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NeoStem (NASDAQ:NBS) once offered investors a promise that seems now too good to be true, since the company dilutes the value of its shares with financings like the one that caused its share prices to plunge nearly 20% on Monday. The stock closed at $1.06 after the stem cell research company announced an underwritten public offering of 13,750,000 units at $1.20 per unit. Each unit consists of one share of common stock and a warrant to purchase 0.75 of a share of common stock with a per share exercise price of $1.45.

Were dilution-tired NBS investors the ones who dumped a whopping record number of shares? Before the close, 6,012,189 shares were sold. A voluminous 2554.03 % increase over the average day. The selling continued after hours.

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In 2007, NeoStem acquired the worldwide exclusive rights to its headline-making VSEL™ technology, promising that the very small embryonic-like stem cells which form the basis of the technology have physical characteristics typically found in embryonic stem cells, including the ability to differentiate into specialized cells found in different types of tissue that would be able to interact with the specific organ in order to repair degenerated, damaged or diseased tissue.

Shortly after the company announced a key collaboration with the Vatican in Rome, the door to the possibility of achieving the positive benefits associated with embryonic stem cells without the ethical or moral dilemmas took shares to $3.50. Investors and skeptics alike took note of the important announcement, given the fact that church officials had always been very vocal about their opposition of embryonic stem cell research.

In an orchestrated press briefing in New York last summer, an official from the Vatican's Pontifical Council for Culture announced what was characterized as the Vatican's first-ever contractual collaboration with an outside commercial venture to advance stem cell research. It was also revealed that the Pontifical Council for Culture, through its charitable foundation STOQ International, was making an economic commitment of one million dollars to start its collaboration with NeoStem.

Now, investors are left wondering whether the Pope himself sold all those shares on Monday. Officials at the company reached out to several of my analyst colleagues touting their excitement about its very recent acquisition of Amorcyte, Inc., a development stage cell therapy company focused on novel treatments for cardiovascular disease. Now it appears that the company will use money from the financing to raise money for Amorcyte's lead product candidate, AMR-001, which is reportedly ready to initiate a Phase II study for the treatment of acute myocardial infarction.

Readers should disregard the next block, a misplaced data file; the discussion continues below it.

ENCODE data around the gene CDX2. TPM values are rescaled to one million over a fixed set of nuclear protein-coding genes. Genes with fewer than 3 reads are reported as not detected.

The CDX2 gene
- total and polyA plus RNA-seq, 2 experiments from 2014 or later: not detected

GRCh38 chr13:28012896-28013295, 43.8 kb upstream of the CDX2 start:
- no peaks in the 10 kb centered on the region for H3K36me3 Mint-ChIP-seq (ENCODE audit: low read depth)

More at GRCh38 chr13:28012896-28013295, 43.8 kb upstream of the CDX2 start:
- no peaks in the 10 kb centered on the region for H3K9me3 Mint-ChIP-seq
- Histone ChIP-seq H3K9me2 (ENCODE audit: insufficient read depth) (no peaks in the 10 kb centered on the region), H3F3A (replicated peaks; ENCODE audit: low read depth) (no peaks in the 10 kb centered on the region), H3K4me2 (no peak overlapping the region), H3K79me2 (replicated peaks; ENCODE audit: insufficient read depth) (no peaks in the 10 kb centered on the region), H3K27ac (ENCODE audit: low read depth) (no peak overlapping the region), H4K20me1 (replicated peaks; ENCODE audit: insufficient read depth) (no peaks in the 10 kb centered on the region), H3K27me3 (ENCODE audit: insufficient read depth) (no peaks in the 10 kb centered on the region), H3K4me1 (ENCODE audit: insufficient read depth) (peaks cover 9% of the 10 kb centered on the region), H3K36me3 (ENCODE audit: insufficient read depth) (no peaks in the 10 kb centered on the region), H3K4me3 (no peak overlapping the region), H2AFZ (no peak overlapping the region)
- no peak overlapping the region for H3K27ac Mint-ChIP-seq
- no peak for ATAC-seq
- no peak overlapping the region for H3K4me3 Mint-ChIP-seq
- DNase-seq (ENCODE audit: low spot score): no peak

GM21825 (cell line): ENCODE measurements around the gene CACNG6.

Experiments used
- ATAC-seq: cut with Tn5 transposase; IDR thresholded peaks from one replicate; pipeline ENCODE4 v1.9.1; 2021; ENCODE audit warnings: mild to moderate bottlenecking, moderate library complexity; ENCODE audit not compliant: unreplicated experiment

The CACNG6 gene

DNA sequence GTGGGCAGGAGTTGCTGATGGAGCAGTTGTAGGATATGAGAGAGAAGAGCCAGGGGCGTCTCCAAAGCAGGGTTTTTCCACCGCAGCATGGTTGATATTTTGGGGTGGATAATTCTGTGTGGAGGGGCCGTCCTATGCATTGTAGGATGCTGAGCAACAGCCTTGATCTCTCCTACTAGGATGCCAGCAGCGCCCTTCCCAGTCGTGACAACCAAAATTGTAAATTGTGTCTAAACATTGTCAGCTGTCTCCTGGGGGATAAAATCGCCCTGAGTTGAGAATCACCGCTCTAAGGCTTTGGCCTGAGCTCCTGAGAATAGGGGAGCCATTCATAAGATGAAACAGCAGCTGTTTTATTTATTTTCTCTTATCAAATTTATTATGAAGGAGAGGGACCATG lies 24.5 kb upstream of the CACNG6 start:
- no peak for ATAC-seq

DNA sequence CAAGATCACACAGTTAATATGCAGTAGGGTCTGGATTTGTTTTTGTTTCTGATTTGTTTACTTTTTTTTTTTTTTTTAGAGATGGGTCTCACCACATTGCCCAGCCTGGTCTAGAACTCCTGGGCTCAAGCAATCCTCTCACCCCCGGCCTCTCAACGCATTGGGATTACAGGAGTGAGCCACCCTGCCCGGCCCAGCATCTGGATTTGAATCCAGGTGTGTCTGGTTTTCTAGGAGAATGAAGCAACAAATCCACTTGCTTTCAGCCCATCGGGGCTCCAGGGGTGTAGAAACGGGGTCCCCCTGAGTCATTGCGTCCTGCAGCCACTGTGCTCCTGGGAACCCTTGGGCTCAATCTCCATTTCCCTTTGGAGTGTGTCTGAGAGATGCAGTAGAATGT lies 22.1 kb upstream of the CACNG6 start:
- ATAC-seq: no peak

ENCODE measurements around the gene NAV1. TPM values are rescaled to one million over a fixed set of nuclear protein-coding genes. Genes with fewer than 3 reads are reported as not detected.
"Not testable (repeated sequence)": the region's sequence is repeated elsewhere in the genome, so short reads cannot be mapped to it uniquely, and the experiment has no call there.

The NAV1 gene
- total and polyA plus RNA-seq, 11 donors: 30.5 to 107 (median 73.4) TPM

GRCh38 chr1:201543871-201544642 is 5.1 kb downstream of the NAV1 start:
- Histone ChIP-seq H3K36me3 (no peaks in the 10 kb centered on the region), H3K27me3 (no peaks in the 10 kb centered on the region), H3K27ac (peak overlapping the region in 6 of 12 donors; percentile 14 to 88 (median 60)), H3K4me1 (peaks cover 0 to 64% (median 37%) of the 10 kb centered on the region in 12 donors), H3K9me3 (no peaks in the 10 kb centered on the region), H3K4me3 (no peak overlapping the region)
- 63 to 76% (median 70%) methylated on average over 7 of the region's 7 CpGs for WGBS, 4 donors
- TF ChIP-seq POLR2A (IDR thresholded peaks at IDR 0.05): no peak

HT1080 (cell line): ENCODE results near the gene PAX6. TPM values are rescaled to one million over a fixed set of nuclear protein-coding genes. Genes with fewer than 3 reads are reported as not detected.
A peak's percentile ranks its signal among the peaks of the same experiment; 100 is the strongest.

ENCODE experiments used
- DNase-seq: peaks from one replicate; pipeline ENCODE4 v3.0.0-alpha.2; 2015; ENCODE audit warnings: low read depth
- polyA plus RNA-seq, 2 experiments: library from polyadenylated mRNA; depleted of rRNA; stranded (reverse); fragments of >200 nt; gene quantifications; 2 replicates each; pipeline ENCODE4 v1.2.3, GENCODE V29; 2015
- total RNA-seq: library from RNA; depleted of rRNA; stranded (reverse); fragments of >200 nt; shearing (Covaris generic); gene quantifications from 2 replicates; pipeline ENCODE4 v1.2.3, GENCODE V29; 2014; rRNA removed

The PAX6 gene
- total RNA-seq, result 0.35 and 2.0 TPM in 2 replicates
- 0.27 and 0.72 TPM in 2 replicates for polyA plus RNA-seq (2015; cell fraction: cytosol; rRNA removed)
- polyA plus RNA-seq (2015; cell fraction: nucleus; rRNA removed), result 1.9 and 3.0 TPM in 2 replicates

Is that investor money well spent on a technology that promises to promote the growth of new blood vessels and strengthen the stressed heart cells in areas where heart attacks have left dead cells? If so, how is the technology from BioHeart (OTCQB:BHRT), a long time player and leader within the cardiovascular sector of the cell technology industry, much different? That company trades at a significantly lower market cap and is basically at the same clinical studies level looking for a technology that can help address congestive heart failure, lower limb ischemia, chronic heart ischemia, acute myocardial infarctions and other multi-billion dollar medical needs.

Investors appear to be catching on to the game at NeoStem and some of the other stem cell companies that have been promising what they can’t yet deliver. They’re looking for stem cell plays that will actually deliver in spite of the rigid FDA approval process. Already many Americans have turned to medical tourism, a billion dollar industry, to take advantage of stem cell therapies which are not only working, but already approved in other countries.

You can’t keep a good thing down. When the US restricted stem cell research over a decade ago, that research didn’t die, it emigrated. All over the world, scientists continued to explore the efficacies of embryonic and adult stem cells with astonishing results. Maybe the only thing stem cell related which will be kept down for now is NeoStem’s share prices.

Source: Did the Vatican Help the Drop at NeoStem?